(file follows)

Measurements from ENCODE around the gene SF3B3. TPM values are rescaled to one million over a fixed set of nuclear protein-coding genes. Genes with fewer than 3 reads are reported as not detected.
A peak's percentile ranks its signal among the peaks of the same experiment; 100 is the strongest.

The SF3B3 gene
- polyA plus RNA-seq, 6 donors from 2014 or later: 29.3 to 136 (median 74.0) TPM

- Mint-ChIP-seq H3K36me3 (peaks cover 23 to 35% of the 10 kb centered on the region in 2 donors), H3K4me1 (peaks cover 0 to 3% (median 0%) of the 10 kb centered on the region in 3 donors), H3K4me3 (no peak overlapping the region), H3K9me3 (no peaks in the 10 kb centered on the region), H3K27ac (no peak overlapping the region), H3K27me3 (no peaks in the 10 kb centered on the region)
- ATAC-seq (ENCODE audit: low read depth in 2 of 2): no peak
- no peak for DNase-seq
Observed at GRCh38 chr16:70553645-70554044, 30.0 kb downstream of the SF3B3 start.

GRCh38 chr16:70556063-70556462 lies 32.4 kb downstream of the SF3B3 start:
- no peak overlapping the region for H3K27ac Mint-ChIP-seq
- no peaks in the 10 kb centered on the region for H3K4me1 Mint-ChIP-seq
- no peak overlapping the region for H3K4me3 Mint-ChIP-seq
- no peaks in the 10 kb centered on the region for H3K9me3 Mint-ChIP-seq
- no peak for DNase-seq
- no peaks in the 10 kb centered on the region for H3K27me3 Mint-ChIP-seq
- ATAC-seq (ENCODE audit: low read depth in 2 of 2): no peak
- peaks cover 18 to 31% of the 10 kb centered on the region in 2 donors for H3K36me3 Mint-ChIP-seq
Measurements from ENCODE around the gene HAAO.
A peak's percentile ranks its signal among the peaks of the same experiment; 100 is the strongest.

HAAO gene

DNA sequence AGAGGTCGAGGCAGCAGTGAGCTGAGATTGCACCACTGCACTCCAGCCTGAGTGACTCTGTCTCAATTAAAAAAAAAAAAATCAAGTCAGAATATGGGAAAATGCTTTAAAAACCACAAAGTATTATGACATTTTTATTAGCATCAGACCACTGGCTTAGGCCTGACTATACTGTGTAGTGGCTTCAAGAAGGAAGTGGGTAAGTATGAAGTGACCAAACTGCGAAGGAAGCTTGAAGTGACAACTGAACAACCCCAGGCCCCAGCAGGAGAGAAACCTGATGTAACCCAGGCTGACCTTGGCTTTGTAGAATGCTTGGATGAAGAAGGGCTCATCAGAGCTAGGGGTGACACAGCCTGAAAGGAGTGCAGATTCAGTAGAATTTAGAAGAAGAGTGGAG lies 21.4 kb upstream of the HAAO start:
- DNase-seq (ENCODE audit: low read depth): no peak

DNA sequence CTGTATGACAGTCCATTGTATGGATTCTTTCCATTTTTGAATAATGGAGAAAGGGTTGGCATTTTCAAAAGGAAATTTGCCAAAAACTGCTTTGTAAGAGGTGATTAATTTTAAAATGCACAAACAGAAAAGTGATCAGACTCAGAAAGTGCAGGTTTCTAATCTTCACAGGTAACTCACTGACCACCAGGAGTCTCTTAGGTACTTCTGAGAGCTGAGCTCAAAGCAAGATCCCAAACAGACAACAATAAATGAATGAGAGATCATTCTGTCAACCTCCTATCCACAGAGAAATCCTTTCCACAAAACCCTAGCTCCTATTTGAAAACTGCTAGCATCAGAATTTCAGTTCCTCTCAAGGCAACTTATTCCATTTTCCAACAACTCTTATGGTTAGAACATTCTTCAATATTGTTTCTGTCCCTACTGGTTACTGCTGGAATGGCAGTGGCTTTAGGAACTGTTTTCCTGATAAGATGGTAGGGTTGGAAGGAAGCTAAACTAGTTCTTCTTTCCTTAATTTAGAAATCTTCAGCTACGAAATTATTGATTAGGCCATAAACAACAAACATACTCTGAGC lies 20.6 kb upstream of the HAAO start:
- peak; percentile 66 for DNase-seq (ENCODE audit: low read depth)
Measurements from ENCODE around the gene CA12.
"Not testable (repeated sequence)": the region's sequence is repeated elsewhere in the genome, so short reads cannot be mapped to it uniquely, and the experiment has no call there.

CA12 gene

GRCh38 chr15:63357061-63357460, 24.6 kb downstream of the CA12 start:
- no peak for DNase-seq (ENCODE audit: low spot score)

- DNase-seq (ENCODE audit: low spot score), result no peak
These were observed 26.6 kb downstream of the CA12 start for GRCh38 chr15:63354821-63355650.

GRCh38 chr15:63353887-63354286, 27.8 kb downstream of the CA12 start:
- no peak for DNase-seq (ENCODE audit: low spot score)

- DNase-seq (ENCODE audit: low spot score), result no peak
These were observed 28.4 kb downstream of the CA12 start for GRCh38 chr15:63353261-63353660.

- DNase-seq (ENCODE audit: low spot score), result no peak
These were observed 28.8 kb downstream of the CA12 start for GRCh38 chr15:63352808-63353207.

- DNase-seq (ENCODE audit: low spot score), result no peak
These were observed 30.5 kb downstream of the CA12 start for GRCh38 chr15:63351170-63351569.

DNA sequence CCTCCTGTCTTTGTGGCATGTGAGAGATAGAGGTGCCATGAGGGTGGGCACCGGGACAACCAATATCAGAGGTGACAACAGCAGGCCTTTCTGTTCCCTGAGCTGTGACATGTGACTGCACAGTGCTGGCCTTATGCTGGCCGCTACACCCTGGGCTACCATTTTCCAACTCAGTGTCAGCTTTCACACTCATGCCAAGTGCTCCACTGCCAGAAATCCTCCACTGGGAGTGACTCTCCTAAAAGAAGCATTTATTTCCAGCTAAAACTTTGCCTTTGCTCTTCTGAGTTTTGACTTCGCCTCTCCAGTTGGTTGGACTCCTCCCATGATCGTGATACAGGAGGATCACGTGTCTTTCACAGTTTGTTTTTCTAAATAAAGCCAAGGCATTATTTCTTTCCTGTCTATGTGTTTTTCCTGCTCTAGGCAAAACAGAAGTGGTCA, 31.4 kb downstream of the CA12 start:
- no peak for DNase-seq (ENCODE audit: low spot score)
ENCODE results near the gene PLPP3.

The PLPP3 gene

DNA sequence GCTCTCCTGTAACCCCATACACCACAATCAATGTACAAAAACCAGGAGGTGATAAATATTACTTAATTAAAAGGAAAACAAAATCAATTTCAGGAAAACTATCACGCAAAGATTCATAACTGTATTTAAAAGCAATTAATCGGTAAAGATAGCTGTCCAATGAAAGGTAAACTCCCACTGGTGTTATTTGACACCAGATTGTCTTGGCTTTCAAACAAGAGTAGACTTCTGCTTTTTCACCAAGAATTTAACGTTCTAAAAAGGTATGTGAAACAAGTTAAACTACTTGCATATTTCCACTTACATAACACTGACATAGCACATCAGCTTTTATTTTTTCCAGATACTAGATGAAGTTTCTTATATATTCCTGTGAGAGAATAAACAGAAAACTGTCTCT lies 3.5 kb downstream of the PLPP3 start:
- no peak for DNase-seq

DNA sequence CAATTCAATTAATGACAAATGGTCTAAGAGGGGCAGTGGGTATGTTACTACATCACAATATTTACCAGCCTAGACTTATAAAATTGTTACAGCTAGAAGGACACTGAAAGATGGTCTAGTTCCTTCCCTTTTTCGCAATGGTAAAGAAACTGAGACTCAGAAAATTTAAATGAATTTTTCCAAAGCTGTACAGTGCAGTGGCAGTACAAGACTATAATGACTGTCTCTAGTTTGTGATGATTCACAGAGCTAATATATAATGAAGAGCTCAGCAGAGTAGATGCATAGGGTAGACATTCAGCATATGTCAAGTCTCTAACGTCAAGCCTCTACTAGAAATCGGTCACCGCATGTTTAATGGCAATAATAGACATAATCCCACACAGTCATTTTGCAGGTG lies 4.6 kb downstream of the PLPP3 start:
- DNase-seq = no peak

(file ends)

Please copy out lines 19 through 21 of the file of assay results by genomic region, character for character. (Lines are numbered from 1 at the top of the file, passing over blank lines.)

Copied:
A peak's percentile ranks its signal among the peaks of the same experiment; 100 is the strongest.

HAAO gene

DNA sequence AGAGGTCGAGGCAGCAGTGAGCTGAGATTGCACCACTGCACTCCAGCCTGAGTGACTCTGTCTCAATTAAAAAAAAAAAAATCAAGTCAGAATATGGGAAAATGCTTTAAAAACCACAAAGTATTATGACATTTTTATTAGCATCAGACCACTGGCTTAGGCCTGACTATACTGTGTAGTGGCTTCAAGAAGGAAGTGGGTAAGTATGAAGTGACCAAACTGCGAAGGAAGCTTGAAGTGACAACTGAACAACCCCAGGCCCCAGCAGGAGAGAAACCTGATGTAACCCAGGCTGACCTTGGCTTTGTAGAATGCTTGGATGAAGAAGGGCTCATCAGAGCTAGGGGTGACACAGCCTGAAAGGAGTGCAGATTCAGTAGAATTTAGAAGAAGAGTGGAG lies 21.4 kb upstream of the HAAO start: